Local bills ranging from tax aid for the elderly to lifting the tax-exempt status on private clubs that discriminate continue to wend their way through the Montgomery County delegation this week. The bills, if approved by the Senate and House delegations, will proceed to the floor of the House of Delegates.
Among the bills still being considered by the delegation or already having received full delegation approval are those affecting:
* Country clubs and nonprofit private clubs. The county's senators approved two bills that would affect private clubs. The country club bill, sponsored by Sen. Victor Crawford (D-Silver Spring), would require country clubs that want to retain preferential property tax treatment on land that has no buildings to impose a building moratorium on the property for at least 25 years. Under the current preferential tax treatment, country clubs pay property taxes on 11 percent of market value, while private property owners pay taxes on approximately 45 percent of the market value. Under Crawford's proposal the clubs would begin to pay taxes on 25 percent of market value.
The nonprofit private club bill, which would affect clubs like the Veterans of Foreign Wars, would revoke the tax-exempt status of any group that discriminated against applicants for membership.
Both bills have been sent to the House delegation for consideration.
* Tax payment deferral for the elderly. This bill, which has been approved by the Senate delegation and now awaits House delegation action, would allow homeowners over 75 who have a combined income of less than $15,000 to defer the payment of property taxes every year until they sell the house. They become ineligible, however, if they stop living in the house for more than a 12-month period.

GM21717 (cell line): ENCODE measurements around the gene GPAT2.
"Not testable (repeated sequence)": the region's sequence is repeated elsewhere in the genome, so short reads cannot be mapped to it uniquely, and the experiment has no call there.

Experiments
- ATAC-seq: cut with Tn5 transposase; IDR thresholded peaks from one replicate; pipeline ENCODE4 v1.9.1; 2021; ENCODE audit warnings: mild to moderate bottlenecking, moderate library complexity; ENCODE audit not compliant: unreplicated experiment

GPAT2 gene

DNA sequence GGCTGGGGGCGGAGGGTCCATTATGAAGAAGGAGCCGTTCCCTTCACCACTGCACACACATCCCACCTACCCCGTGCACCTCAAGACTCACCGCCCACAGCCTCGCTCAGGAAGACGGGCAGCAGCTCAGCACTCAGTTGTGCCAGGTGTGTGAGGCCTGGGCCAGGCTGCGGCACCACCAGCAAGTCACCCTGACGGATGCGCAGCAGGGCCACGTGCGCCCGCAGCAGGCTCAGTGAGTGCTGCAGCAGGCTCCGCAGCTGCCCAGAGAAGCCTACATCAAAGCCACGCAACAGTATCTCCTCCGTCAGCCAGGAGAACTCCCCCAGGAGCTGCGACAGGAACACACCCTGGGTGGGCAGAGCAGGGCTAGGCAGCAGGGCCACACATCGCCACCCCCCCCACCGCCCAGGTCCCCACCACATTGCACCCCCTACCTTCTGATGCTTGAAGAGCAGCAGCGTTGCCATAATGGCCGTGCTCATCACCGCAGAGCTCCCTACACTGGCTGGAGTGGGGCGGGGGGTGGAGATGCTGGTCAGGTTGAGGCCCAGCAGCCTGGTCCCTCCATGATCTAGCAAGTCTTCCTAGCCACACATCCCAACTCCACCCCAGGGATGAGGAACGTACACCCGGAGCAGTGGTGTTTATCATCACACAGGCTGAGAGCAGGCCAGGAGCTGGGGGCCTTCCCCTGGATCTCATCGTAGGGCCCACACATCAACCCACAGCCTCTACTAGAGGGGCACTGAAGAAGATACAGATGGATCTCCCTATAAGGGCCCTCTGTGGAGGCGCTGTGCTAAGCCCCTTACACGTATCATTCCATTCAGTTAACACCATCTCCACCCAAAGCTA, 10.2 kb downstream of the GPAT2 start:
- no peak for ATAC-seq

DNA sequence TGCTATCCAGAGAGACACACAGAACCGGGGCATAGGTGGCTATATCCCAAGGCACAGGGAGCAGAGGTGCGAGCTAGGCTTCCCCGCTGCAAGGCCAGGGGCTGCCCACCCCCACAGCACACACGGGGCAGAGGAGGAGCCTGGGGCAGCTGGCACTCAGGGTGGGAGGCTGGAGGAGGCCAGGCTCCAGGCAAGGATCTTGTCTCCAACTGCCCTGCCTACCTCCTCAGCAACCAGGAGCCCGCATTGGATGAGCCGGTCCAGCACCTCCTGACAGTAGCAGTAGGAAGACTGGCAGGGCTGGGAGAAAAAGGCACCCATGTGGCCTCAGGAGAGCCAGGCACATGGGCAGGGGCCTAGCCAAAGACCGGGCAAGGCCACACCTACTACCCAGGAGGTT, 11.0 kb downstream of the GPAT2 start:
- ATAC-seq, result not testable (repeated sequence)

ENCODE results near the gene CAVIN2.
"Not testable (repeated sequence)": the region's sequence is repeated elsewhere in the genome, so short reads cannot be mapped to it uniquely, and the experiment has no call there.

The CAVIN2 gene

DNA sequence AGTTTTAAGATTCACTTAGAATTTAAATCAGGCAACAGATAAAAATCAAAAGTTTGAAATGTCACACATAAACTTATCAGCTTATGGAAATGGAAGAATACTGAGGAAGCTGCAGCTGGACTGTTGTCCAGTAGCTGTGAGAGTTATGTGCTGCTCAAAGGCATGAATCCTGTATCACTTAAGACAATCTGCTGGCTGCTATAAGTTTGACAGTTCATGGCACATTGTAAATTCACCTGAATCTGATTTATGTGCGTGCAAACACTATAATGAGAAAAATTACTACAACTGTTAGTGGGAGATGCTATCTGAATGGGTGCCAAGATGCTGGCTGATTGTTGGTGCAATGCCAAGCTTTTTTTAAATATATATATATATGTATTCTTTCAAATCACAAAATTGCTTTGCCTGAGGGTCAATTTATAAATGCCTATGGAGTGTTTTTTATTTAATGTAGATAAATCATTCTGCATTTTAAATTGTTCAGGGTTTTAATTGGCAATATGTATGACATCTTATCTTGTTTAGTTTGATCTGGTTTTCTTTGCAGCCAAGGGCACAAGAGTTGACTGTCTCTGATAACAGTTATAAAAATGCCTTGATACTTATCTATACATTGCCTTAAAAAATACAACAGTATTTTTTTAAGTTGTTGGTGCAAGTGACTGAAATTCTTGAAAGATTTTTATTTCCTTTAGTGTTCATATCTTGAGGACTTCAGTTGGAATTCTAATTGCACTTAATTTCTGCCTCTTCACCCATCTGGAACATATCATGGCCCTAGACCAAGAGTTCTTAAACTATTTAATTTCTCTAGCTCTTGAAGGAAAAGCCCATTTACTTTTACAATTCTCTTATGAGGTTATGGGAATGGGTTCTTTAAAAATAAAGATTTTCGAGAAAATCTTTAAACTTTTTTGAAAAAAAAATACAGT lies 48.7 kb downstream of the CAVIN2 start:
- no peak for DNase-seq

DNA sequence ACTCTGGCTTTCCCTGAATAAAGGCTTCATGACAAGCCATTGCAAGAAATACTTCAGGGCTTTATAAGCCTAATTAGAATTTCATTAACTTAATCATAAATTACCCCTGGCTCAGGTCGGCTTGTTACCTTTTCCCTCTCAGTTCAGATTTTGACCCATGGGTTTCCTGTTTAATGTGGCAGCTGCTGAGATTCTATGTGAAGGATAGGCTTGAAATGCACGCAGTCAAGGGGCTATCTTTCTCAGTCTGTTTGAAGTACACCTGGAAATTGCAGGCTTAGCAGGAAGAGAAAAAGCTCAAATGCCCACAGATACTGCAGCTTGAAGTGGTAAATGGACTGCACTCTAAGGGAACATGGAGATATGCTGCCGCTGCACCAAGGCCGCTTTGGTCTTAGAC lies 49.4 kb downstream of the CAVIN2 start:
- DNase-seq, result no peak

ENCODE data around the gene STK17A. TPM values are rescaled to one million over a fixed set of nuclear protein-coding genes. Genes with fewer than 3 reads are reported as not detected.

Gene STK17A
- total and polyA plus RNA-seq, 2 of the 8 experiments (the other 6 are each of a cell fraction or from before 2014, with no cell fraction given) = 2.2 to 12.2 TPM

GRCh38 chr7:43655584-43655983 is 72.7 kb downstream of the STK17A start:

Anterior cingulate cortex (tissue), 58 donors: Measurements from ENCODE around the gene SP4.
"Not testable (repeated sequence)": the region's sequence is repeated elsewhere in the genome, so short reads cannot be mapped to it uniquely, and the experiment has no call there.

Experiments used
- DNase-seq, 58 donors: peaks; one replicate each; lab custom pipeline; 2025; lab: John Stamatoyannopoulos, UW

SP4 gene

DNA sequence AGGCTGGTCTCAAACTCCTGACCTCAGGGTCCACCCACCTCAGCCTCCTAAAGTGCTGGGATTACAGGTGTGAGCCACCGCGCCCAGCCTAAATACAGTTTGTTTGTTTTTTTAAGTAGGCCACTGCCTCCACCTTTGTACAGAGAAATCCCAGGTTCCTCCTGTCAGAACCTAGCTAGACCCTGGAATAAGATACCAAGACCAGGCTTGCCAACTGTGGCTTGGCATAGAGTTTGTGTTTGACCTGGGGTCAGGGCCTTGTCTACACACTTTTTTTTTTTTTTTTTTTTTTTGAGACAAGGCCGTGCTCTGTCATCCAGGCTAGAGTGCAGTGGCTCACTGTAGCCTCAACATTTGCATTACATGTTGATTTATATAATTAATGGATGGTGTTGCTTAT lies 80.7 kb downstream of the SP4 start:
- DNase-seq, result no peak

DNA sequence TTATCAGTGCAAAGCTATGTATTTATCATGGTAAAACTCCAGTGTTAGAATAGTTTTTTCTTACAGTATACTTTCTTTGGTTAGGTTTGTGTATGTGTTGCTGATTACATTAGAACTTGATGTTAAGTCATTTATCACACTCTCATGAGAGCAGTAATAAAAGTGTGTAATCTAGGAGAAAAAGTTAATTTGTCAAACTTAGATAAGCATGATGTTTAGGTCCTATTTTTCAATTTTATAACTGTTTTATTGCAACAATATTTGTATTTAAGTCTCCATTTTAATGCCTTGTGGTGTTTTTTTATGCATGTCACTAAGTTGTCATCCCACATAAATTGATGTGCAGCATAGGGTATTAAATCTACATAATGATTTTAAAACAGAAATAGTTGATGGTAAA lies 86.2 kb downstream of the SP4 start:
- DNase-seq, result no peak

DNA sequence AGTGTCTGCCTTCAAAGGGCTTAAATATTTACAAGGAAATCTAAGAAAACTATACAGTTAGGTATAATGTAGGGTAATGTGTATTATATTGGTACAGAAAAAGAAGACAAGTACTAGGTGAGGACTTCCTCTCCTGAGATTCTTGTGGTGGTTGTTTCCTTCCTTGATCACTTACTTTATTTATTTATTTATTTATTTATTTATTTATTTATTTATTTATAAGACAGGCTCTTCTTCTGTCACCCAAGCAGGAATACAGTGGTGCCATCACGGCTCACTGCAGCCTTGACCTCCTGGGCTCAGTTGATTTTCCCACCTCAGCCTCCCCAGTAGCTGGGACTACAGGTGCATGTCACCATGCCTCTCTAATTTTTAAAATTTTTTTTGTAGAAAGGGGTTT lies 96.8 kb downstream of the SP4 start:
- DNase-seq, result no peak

* Bonds for detention center. Both the county's Senate and House delegations have approved a bill requesting the state to float $3 million in bonds to expand the county's detention center to include more beds for female inmates.
* Review of school board closings. A joint bill sponsored by the Prince George's and Montgomery delegations, this legislation would require that before any school closing is approved in a municipality such as Rockville or College Park, the local school board must request comments from the city or town governing body. The comments would not be legally binding, but would serve as local guidance. The bill, which was approved by the Prince George's legislators, now goes to the Montgomery County delegation for a vote.
* Rockville Facility and Inter-County Connector. Three bills, one sponsored jointly by Prince George's and Montgomery and the other two by Montgomery legislators, would prohibit the state Department of Transportation from spending any more money to study the stretch of highway known as the Rockville Facility and Inter-County Connector. The two sections have been the subject of nearly 30 years of planning.
The two Montgomery County bills, dealing only with the Rockville Facility and already approved by the Senate delegation, now go to the House delegation for a vote..